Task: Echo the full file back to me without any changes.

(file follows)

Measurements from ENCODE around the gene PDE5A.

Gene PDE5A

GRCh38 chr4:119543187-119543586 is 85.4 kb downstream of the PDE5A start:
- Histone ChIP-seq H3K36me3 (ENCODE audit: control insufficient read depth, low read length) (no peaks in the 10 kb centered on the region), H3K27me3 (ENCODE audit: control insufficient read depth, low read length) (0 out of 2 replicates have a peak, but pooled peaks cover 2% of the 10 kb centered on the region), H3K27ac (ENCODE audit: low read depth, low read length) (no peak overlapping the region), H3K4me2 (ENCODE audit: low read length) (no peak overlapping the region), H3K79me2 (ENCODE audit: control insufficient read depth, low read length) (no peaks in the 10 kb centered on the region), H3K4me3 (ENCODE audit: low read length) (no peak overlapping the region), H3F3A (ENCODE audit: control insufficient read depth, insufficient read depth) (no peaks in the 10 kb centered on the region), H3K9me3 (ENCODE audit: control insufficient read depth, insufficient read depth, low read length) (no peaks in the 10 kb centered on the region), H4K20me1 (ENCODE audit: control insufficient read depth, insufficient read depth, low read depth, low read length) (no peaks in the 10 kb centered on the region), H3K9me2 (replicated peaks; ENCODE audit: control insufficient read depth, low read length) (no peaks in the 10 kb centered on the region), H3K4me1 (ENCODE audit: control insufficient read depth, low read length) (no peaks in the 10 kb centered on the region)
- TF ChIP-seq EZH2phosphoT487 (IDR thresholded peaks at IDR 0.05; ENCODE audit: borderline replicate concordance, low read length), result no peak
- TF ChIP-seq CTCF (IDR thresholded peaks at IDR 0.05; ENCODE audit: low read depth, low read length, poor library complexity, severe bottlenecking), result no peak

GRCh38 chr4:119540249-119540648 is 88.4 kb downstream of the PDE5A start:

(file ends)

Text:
Measurements from ENCODE around the gene PDE5A.

Gene PDE5A

GRCh38 chr4:119543187-119543586 is 85.4 kb downstream of the PDE5A start:
- Histone ChIP-seq H3K36me3 (ENCODE audit: control insufficient read depth, low read length) (no peaks in the 10 kb centered on the region), H3K27me3 (ENCODE audit: control insufficient read depth, low read length) (0 out of 2 replicates have a peak, but pooled peaks cover 2% of the 10 kb centered on the region), H3K27ac (ENCODE audit: low read depth, low read length) (no peak overlapping the region), H3K4me2 (ENCODE audit: low read length) (no peak overlapping the region), H3K79me2 (ENCODE audit: control insufficient read depth, low read length) (no peaks in the 10 kb centered on the region), H3K4me3 (ENCODE audit: low read length) (no peak overlapping the region), H3F3A (ENCODE audit: control insufficient read depth, insufficient read depth) (no peaks in the 10 kb centered on the region), H3K9me3 (ENCODE audit: control insufficient read depth, insufficient read depth, low read length) (no peaks in the 10 kb centered on the region), H4K20me1 (ENCODE audit: control insufficient read depth, insufficient read depth, low read depth, low read length) (no peaks in the 10 kb centered on the region), H3K9me2 (replicated peaks; ENCODE audit: control insufficient read depth, low read length) (no peaks in the 10 kb centered on the region), H3K4me1 (ENCODE audit: control insufficient read depth, low read length) (no peaks in the 10 kb centered on the region)
- TF ChIP-seq EZH2phosphoT487 (IDR thresholded peaks at IDR 0.05; ENCODE audit: borderline replicate concordance, low read length), result no peak
- TF ChIP-seq CTCF (IDR thresholded peaks at IDR 0.05; ENCODE audit: low read depth, low read length, poor library complexity, severe bottlenecking), result no peak

GRCh38 chr4:119540249-119540648 is 88.4 kb downstream of the PDE5A start: